Why we conclude that Judge Smith was not clearly mistaken in denying Knipe's request for a referral to the three-judge panel

As a first felony offender convicted of first-degree sexual abuse of a minor under thirteen years old, Knipe faced a presumptive range of 25 to 35 years and a maximum term of 99 years.[10] Because there were no statutory mitigating or aggravating factors in Knipe's case, the superior court was required to sentence Knipe within the presumptive range unless it granted Knipe's request for a referral to the statewide three-judge panel.[11]

To obtain a referral to the three-judge panel, a defendant must prove by clear and convincing evidence either (1) that manifest injustice will result from failure to consider a relevant non-statutory mitigating factor such as extraordinary potential for rehabilitation; or (2) that a sentence within the applicable presumptive range would be manifestly unjust, i.e. plainly unfair, as applied to this particular defendant.[12] Knipe requested a referral to the three-judge panel on the ground that a sentence within the presumptive range would be manifestly unjust as applied to him; he did not argue extraordinary potential for rehabilitation or any other non-statutory mitigating factor.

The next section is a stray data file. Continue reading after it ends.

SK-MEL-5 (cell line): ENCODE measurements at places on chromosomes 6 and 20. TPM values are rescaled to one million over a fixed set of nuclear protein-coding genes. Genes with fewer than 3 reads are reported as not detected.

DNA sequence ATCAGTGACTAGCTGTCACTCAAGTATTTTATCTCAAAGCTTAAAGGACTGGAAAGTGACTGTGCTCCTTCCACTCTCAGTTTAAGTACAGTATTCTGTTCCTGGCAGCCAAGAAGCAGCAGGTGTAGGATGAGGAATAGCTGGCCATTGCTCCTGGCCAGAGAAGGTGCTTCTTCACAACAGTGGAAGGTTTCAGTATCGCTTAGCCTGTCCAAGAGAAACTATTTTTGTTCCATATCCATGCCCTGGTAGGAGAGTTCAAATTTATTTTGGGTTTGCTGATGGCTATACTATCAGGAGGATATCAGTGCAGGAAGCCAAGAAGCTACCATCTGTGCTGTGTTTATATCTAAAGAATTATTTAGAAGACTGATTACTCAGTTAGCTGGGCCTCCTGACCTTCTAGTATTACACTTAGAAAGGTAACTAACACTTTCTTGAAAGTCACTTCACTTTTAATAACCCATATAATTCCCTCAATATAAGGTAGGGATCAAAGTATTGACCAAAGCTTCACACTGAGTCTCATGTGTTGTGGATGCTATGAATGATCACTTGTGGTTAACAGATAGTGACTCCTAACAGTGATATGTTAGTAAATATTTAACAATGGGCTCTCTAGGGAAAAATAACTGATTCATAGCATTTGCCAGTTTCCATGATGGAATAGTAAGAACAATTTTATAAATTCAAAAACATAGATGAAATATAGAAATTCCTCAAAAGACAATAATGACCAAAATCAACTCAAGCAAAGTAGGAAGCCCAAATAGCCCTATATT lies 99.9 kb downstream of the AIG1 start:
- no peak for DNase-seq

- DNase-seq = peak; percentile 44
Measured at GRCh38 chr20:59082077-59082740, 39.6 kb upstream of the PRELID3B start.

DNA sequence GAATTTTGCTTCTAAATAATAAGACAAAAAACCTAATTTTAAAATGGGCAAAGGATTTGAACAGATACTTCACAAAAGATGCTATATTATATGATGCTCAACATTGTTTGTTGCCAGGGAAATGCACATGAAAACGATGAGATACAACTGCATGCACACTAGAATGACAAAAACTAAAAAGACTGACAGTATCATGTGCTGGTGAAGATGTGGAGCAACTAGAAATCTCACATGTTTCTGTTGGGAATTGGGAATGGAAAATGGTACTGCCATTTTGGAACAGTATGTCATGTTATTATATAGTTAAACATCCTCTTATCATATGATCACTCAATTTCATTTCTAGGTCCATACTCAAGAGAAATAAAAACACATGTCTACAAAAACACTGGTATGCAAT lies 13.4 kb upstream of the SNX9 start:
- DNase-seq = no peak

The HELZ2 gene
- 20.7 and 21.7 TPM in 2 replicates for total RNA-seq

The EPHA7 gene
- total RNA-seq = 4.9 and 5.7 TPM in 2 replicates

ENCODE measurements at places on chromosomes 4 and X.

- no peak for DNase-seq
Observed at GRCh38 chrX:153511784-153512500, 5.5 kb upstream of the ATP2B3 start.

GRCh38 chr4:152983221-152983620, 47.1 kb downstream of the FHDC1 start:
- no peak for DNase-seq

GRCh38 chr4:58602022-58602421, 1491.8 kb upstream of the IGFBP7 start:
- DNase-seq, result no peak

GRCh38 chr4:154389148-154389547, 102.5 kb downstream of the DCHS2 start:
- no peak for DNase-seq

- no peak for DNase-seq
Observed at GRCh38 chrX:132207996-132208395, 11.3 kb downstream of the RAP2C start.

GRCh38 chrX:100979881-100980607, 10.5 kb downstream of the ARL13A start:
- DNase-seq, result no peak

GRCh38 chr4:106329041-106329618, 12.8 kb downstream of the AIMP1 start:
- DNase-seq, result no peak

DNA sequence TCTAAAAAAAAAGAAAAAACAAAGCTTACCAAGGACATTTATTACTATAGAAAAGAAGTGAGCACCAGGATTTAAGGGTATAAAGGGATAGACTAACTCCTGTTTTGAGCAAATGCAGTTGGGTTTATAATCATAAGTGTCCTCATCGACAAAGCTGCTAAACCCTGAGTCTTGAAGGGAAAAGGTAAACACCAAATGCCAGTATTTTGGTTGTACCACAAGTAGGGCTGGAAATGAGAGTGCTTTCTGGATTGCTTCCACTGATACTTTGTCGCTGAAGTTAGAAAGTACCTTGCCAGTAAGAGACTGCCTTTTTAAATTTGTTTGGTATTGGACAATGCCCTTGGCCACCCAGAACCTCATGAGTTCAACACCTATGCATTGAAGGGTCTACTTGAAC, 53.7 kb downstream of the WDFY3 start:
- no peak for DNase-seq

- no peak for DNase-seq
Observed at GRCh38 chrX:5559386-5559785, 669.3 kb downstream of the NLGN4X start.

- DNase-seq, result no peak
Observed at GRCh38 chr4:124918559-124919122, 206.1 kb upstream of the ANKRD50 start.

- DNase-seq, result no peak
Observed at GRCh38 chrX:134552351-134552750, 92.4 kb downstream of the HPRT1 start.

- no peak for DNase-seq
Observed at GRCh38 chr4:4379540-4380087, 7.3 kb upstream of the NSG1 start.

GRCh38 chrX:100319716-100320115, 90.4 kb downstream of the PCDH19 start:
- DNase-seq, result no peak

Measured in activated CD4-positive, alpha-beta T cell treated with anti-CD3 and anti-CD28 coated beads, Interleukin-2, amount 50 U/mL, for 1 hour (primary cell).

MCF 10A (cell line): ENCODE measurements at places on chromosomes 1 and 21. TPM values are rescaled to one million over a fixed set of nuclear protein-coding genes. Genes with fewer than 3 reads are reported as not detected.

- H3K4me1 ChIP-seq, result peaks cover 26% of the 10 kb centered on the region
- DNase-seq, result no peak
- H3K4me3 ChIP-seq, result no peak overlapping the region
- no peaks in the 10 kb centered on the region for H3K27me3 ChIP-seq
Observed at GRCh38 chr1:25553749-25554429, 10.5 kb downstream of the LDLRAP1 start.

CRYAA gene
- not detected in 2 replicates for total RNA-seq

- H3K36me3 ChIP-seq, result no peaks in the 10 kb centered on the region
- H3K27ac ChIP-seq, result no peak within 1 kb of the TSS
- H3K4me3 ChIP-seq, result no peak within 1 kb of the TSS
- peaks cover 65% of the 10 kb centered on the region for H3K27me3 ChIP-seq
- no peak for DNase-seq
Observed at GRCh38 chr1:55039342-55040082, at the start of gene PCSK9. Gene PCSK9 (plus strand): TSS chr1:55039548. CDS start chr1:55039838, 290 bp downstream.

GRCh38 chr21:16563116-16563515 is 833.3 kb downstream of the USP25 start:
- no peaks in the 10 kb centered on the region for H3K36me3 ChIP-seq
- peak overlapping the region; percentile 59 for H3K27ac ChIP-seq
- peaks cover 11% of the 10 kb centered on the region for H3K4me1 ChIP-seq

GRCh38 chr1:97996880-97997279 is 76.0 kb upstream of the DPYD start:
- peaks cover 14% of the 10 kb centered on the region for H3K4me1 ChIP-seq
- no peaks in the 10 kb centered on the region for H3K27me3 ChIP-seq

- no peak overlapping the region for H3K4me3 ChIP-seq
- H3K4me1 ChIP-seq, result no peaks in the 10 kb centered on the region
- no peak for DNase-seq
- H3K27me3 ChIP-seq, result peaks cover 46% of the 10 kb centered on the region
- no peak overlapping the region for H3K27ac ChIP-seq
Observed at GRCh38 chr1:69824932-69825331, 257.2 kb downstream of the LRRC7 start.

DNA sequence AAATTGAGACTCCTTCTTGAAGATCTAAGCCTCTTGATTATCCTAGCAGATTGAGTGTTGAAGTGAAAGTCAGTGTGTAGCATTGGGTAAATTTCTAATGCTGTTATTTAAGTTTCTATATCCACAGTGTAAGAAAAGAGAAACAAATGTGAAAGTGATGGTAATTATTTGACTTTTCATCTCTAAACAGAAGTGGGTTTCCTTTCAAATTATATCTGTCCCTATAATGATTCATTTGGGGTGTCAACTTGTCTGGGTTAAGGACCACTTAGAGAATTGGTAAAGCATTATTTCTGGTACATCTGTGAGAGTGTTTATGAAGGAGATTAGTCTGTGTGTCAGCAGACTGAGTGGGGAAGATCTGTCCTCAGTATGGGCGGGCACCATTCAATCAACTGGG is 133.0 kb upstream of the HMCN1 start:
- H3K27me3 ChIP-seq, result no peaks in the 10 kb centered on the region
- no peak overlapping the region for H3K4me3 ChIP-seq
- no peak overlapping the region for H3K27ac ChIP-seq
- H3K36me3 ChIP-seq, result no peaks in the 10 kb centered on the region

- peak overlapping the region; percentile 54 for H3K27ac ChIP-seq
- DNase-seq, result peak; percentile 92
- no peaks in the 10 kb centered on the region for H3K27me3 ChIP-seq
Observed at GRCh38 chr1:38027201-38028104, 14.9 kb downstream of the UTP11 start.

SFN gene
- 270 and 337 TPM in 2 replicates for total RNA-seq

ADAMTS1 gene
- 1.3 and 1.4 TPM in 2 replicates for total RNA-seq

A referral to the three-judge panel is reserved for exceptional cases. [13] The presumptive range represents the legislature's assessment of the seriousness of an offense and the appropriate penalty for the " typical offender within that category." [14] For a presumptive sentence to be " manifestly unjust" as applied to a particular defendant, there must be " specific circumstances that make the defendant significantly different from a typical offender within that category or that make the defendant's conduct significantly different from a typical offense." [15]

Here, Knipe argued that it would be manifestly unjust to impose 25 years to serve in his case given his low cognitive functioning, his childhood history of neglect and sexual abuse, his lack of criminal history, and his youth. The superior court carefully considered these factors and indicated that Knipe was raising a colorable claim. In denying Knipe's request for a referral to the three-judge panel, the superior court focused on the severity of the injury to a very young child and Knipe's failure to produce a sex offender assessment or any other evaluation of his rehabilitation potential.

We review a sentencing court's refusal to refer a case to the three-judge panel based on the totality of circumstances and will reverse only if the decision was clearly mistaken.[16] Having independently reviewed the record and the facts of this case, we conclude that the superior court's refusal to send Knipe's case to the three-judge panel was not clearly mistaken.

Conclusion

We AFFIRM the judgment of the superior court.